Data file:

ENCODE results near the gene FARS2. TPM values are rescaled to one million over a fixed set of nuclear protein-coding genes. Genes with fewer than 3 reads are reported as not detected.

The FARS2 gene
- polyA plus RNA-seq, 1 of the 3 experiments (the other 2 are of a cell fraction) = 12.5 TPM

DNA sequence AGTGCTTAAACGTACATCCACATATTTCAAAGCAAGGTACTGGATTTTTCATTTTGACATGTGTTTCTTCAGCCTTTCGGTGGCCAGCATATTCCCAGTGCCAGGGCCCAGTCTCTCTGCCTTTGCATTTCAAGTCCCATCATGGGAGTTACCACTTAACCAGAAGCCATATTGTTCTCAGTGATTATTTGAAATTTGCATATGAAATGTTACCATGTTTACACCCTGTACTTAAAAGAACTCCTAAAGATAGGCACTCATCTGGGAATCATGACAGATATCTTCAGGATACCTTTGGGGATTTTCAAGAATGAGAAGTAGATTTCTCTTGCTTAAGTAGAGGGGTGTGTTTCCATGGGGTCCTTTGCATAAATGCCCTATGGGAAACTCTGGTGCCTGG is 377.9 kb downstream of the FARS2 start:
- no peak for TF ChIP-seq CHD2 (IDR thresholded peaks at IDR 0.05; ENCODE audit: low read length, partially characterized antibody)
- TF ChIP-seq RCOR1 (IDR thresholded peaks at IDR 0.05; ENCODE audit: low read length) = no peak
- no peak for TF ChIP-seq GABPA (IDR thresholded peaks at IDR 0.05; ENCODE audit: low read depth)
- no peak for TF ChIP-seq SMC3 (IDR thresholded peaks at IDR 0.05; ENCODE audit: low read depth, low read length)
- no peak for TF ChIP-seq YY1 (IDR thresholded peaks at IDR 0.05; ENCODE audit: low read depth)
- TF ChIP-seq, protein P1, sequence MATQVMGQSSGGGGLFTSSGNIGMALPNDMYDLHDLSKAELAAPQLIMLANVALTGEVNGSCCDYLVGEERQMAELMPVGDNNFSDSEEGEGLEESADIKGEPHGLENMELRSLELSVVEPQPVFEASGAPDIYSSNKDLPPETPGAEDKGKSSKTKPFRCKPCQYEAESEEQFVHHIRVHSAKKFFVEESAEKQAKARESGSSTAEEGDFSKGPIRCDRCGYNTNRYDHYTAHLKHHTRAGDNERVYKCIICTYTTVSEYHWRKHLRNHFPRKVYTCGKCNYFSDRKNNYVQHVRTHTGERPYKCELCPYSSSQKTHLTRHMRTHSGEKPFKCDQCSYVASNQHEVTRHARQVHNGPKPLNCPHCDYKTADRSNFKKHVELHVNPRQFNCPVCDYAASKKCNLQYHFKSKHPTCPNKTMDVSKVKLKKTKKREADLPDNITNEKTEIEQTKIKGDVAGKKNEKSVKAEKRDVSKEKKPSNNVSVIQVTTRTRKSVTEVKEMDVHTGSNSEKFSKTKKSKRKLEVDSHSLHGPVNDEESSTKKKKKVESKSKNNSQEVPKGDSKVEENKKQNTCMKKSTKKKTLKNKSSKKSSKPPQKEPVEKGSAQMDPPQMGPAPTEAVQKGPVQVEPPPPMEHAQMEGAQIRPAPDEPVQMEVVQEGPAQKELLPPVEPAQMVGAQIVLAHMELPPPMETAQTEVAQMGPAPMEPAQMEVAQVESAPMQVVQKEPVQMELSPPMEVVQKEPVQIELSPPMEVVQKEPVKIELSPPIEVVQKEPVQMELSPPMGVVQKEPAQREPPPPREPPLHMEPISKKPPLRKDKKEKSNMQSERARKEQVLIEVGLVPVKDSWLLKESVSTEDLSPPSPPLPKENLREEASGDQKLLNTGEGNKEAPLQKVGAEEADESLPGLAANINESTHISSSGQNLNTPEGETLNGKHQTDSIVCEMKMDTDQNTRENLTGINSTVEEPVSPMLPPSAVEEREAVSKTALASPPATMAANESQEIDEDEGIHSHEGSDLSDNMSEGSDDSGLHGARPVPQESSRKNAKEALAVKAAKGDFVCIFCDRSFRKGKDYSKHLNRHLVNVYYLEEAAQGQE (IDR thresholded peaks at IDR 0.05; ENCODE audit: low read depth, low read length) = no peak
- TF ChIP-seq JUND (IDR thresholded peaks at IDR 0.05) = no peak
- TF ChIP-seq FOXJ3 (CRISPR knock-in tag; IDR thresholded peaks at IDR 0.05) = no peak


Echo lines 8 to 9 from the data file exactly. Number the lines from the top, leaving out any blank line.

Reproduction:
- no peak for TF ChIP-seq SMC3 (IDR thresholded peaks at IDR 0.05; ENCODE audit: low read depth, low read length)
- no peak for TF ChIP-seq YY1 (IDR thresholded peaks at IDR 0.05; ENCODE audit: low read depth)